I was recently invited by Ninja Outreach to participate in this SEO Experts Roundup. Some big names took part. The result is a hugely useful resource comprising the collective wisdom of 99 SEO experts.
I decided to try and interpret their opinions in a way that could be quantified, recorded in a spreadsheet and presented graphically to distil the enormous amount of content in the survey down to some key takeaways.
I knew that not all of you would have the time it takes to read the whole roundup post and being able to present an interpretation graphically might enable people to understand the essential elements of the results at a glance.
I tabulated all the data, including the experts’ names and links to their websites, in this publicly available spreadsheet in Google docs.
I’ve explained the assumptions I used in compiling the data and added my own commentary on the roundup below but, for those that don’t have time for the detail, here’s the result. You can click on the graph to get the ‘big picture’. The headline results shouldn’t be a surprise to any SEO expert. Content is the most important part of any SEO strategy. By a country mile.
In second place came links. In my analysis, I decided to record link development under a separate heading from link-building using off-site content such as guest blogging and outreach because link development includes internal links and also other forms of external links such as directories, local links etc. which can be acquired without publishing content on third party sites. But if you were to combine these two headings, you would get a score of 110 for links, compared with 178 for content.
Nothing else came close, not even user experience. And it could be argued that some of the other headings such as keyword research are really just part of the content ideation process which is just another part of content.
So, it all boils down to content and links. Or two-part SEO, as explained in depth by Eric Enge in The Two-Part SEO Ranking Model: Let’s Make SEO Simple. This was also confirmed by Google’s Andrey Lippatsev in the first few seconds of this video.
Of course, the other factors can’t be ignored. If technical issues prevent your site being crawled or loaded quickly, you’re going to have problems but, assuming these ‘givens’ don’t become showstoppers, content and links will be the differentiators that enable you to outrank your competitors.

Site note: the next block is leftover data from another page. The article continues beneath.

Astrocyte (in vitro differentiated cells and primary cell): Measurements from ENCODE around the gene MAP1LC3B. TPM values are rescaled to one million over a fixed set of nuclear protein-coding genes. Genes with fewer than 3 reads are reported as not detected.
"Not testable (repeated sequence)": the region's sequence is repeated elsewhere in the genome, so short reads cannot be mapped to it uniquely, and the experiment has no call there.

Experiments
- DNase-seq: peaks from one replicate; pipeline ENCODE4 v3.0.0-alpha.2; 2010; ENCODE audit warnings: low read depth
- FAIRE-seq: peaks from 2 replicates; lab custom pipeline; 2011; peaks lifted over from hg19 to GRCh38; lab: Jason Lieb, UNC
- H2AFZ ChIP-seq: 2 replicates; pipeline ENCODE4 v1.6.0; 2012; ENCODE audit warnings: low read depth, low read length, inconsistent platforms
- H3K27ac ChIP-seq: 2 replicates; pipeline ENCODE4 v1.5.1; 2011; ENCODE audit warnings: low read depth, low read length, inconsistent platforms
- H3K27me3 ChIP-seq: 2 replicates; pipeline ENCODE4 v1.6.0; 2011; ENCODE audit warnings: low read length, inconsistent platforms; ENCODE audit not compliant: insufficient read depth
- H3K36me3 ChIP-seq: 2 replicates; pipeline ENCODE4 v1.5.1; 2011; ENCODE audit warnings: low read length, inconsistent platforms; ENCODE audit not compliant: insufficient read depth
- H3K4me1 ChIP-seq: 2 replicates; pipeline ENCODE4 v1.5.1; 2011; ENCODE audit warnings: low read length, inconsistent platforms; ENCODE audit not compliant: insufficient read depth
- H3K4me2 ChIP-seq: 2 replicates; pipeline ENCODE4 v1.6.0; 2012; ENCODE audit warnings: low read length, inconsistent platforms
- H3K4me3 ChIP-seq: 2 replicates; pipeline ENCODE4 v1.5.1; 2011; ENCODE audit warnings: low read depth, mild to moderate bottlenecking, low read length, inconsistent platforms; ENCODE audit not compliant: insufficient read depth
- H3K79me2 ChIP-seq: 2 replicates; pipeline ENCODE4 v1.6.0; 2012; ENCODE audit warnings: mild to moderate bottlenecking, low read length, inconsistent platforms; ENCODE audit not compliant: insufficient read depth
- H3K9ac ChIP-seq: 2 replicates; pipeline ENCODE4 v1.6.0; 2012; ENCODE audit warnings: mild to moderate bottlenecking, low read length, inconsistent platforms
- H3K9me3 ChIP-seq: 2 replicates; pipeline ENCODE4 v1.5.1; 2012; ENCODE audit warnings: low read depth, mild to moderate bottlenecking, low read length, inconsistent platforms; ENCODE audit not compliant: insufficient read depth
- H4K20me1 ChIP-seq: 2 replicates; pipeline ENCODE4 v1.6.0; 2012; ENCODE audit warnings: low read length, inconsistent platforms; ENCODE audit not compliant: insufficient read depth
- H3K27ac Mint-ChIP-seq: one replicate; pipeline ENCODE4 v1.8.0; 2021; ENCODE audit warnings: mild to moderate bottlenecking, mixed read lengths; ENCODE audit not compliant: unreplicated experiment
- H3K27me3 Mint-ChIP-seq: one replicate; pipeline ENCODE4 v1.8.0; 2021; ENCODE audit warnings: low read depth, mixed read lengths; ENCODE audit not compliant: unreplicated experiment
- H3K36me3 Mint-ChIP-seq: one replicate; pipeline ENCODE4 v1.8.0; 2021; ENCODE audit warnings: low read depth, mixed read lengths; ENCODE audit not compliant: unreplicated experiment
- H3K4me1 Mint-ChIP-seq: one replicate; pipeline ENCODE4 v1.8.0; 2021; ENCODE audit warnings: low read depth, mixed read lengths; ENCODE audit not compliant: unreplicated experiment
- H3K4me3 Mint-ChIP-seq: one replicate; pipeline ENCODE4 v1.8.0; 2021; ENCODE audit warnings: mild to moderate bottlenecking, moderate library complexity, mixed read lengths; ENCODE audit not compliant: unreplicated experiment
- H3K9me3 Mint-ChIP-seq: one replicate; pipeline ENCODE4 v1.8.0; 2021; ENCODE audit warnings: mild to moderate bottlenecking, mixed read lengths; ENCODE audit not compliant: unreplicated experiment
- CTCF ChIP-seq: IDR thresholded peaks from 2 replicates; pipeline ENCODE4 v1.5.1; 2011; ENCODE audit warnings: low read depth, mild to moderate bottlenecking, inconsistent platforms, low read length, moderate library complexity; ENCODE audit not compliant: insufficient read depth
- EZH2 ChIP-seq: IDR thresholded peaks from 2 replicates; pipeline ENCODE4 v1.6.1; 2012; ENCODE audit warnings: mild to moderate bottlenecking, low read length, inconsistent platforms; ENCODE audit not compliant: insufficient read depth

Content Creation and Content Requirements
It’s clear from the experts’ opinions that not any content will do and that the bar is very high.
Content must have the following characteristics.
1. Unique. Don’t copy or plagiarise.
2. Useful. Add value for the user.
3. Relevant to the search query. Do your keyword research, decide what you want to rank for and plan it into your content from the outset.
4. Digestible. Is it easy and enjoyable to read?
5. Linkworthy. Ask yourself if or why anybody would link to your page or post. If you can’t answer that straightaway, you’re going to have to work harder to get links to that content.
6. Comprehensive. Try and cover your specific topic better than anyone has done before. If that is not possible with your first content idea, try and think of a new angle which hasn’t been covered before.
Of course, if you think about the Experts Roundup post itself, it satisfies all of the above content requirements.
Another thing that was very evident from the experts’ opinions was that, unless you’re a marketing superstar, you’re still going to have to give your content a helping hand to get seen by more people by actively promoting it.
1. Share it on social media.
2. Consider paid ads to drive more traffic and establish user engagement metrics.
3. Link to it from your other related posts and pages.
4. Link from it to other blogs and sites, if those sites are relevant and useful to your users.
5. Network on other blogs in your niche, ideally on a related topic and also sites like Quora.
Assumptions Made in Compiling the Spreadsheet
1. Scores were given to up to 3 factors cited by each expert.
2. The most important factor was given a score of 3 and the least important a score of 1.
3. If the expert did not express which was most important, I usually chose the first mentioned. For example if an expert cited “content and links” I scored content as 3, links as 2 and no third score if nothing else was mentioned.
4. If the language used suggested a different order, I had to place my own interpretation on their opinion and this means, inevitable, there is subjectivity involved and also room for error.
If you are one of the experts and I have misinterpreted your views and you would like me to change the spreadsheet, please inform me and I’ll amend it and update the graph above.
Afterthought. I always believed that you become an expert not when you call yourself one but when others refer to you as an expert. Maybe I earned my stripes!
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